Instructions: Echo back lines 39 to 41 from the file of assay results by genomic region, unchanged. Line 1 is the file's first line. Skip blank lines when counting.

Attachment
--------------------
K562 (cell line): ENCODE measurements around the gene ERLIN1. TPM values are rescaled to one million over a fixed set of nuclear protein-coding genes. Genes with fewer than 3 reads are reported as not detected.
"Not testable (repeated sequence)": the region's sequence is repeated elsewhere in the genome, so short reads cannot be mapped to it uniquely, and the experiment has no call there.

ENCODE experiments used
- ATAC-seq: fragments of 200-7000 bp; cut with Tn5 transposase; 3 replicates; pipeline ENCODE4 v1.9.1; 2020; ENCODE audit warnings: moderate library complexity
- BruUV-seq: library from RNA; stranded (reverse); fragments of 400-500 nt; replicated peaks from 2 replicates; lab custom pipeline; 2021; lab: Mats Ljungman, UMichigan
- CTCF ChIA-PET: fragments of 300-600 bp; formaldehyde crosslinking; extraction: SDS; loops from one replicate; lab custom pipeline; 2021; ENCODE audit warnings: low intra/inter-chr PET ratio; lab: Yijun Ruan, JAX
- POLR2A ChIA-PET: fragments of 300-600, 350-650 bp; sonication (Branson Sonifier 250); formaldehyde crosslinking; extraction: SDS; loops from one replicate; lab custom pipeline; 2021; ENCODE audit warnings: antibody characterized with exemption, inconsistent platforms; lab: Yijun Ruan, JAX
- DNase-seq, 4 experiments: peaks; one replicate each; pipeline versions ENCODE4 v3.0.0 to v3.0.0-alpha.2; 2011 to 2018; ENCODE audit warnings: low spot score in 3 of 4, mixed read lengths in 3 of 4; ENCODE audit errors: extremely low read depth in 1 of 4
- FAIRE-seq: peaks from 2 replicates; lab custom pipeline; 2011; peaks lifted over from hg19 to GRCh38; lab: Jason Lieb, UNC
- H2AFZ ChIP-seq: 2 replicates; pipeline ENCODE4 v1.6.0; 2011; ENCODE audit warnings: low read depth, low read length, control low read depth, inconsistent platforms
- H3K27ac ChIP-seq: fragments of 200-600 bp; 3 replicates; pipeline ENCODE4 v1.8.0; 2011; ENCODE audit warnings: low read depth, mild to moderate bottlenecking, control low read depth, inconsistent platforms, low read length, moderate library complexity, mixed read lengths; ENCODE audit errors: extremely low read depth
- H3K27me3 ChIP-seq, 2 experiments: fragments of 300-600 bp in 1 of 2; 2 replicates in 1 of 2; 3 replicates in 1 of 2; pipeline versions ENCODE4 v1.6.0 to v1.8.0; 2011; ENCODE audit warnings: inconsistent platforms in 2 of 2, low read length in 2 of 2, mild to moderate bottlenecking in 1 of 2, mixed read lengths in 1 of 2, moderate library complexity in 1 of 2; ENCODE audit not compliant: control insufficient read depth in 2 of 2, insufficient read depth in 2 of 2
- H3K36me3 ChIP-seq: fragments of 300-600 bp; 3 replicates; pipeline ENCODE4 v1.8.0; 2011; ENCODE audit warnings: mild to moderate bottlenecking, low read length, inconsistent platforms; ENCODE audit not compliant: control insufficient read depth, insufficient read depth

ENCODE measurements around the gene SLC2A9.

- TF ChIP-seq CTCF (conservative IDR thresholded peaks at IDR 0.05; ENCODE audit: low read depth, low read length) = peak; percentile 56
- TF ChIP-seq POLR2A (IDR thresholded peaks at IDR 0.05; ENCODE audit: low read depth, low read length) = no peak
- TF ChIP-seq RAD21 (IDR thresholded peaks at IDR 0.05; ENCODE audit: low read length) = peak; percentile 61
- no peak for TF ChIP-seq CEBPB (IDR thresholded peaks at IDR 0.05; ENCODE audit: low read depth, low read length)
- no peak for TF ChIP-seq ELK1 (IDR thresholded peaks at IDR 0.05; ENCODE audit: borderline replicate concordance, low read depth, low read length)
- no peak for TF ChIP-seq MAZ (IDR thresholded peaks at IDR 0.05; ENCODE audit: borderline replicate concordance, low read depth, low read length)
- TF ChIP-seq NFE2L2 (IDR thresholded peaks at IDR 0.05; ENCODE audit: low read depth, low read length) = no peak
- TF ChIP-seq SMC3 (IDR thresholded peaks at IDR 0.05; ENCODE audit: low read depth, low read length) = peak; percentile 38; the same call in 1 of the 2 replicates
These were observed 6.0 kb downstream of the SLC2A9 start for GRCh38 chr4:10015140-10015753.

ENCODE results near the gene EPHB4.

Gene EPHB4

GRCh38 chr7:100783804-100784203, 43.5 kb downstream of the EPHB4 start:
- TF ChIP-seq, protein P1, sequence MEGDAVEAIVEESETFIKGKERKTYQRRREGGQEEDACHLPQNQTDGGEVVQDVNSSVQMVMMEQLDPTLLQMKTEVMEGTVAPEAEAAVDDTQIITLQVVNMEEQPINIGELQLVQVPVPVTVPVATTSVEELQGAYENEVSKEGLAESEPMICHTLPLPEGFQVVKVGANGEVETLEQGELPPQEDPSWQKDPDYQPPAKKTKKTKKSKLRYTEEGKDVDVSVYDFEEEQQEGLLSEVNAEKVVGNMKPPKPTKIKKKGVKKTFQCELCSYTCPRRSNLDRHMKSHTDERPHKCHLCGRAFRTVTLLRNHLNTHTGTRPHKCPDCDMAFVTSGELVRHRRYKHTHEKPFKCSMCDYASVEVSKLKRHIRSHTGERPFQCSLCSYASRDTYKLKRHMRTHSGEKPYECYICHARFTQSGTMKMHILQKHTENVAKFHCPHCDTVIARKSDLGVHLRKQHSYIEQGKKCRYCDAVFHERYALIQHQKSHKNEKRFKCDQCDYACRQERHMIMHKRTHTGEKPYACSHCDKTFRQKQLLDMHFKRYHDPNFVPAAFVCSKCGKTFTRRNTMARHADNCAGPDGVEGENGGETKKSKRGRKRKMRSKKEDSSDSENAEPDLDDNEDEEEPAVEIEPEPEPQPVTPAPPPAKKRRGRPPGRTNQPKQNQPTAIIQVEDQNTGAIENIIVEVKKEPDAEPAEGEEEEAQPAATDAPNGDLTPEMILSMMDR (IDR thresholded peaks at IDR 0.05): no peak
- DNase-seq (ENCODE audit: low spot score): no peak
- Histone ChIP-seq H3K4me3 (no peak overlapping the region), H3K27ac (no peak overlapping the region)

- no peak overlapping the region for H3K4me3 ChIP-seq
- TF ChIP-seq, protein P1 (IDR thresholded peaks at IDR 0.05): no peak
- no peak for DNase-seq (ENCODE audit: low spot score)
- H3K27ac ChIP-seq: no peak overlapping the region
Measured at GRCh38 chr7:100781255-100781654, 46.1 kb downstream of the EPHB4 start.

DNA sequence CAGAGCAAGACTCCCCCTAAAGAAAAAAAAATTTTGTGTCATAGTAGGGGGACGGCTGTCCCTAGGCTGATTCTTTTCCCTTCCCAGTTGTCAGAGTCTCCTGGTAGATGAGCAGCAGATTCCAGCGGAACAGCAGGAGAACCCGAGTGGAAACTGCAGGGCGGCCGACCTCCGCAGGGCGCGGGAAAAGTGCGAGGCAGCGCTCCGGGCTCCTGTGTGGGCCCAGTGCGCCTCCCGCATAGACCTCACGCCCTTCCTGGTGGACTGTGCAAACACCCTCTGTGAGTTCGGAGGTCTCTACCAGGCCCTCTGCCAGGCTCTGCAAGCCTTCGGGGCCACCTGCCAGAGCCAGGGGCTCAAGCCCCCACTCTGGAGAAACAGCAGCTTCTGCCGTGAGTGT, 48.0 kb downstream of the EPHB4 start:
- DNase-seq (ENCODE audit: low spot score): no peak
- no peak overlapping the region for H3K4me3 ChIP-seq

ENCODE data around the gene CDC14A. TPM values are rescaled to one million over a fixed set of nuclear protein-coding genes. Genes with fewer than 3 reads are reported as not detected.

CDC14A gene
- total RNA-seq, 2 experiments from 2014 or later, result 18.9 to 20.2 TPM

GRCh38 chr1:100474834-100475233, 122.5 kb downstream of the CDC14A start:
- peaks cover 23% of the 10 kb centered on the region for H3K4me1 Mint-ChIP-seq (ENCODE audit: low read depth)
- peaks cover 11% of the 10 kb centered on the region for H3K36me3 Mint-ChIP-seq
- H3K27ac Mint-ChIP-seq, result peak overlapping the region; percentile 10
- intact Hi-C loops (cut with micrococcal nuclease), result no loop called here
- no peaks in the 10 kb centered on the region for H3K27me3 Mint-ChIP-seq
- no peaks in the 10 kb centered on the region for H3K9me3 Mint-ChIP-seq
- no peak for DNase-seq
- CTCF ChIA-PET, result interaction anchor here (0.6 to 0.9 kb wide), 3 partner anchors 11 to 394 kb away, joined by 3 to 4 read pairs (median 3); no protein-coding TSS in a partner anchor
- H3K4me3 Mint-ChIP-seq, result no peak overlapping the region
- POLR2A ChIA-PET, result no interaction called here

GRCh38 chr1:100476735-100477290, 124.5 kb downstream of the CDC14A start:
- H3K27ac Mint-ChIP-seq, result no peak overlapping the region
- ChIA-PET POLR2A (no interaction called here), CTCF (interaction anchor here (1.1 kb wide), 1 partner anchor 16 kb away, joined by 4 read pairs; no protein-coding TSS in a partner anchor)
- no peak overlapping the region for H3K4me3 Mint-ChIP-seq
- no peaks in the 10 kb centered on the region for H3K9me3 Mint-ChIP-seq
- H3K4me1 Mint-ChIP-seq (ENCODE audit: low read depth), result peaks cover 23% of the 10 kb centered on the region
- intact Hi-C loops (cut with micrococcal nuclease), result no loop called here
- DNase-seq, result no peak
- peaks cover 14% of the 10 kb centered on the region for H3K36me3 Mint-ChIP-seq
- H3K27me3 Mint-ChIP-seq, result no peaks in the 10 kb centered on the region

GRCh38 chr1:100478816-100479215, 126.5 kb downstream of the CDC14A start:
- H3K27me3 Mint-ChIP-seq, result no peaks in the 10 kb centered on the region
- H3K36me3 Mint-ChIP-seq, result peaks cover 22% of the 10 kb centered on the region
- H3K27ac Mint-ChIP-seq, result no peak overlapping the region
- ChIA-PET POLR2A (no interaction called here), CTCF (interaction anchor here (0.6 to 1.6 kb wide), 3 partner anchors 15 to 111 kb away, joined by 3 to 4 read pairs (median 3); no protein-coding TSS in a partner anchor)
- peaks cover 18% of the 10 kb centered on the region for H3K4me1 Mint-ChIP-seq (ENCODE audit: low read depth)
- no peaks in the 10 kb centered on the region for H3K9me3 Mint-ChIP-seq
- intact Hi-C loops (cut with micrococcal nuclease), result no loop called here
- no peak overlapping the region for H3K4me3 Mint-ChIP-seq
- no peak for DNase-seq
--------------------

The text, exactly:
CDC14A gene
- total RNA-seq, 2 experiments from 2014 or later, result 18.9 to 20.2 TPM

GRCh38 chr1:100474834-100475233, 122.5 kb downstream of the CDC14A start: